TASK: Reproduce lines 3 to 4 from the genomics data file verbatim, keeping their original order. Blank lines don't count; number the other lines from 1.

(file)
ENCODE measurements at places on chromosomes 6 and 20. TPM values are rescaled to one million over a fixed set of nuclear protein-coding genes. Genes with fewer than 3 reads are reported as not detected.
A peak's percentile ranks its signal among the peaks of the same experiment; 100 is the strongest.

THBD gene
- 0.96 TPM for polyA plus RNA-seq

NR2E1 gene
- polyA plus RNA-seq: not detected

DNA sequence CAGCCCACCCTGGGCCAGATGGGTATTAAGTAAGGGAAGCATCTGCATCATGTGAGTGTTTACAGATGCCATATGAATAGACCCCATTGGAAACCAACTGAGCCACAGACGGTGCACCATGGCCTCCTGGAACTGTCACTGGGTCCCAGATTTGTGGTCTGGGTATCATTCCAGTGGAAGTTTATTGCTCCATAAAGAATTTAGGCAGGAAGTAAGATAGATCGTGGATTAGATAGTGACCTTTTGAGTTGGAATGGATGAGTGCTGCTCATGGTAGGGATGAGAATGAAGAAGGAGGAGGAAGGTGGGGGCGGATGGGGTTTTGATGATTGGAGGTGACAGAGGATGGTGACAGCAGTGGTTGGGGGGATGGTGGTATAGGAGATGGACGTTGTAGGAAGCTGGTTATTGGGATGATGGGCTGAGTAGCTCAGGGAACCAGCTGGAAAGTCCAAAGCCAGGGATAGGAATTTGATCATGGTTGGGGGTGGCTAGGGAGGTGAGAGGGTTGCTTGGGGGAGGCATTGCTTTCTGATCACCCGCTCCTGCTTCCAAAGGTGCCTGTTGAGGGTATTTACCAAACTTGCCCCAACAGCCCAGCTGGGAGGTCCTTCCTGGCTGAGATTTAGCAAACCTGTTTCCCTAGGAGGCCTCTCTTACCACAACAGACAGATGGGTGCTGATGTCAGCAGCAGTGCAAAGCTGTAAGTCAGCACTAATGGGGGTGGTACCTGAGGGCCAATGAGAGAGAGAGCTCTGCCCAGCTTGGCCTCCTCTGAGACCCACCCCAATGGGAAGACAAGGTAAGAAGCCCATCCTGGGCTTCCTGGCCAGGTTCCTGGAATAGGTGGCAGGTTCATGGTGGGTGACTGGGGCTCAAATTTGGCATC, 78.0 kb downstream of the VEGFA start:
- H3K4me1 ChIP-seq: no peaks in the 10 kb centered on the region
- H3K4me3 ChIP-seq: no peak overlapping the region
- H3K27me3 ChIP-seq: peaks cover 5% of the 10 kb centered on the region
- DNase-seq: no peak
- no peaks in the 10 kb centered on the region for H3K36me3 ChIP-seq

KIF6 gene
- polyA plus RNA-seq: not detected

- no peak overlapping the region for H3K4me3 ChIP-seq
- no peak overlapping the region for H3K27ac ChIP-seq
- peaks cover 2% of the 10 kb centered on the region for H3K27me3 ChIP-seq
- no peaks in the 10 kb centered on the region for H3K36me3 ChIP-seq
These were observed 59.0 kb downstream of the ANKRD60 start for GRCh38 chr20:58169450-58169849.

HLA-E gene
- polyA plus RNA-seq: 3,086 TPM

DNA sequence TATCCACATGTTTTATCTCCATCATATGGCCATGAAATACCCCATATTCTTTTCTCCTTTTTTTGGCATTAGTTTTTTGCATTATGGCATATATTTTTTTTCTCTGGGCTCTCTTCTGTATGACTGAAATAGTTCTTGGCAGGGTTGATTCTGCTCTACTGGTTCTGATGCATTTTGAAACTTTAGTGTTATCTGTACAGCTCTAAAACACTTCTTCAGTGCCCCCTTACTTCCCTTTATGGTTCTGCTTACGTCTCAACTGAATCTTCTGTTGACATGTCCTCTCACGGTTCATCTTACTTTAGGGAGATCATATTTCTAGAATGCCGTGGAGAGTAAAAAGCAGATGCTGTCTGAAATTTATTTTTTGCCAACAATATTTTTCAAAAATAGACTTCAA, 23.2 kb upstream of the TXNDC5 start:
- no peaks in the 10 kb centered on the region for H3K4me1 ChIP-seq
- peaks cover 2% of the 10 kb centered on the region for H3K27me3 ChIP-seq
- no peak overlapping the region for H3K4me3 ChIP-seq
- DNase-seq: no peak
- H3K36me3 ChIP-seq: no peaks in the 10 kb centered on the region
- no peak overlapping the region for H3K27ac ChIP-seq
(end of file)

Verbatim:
THBD gene
- 0.96 TPM for polyA plus RNA-seq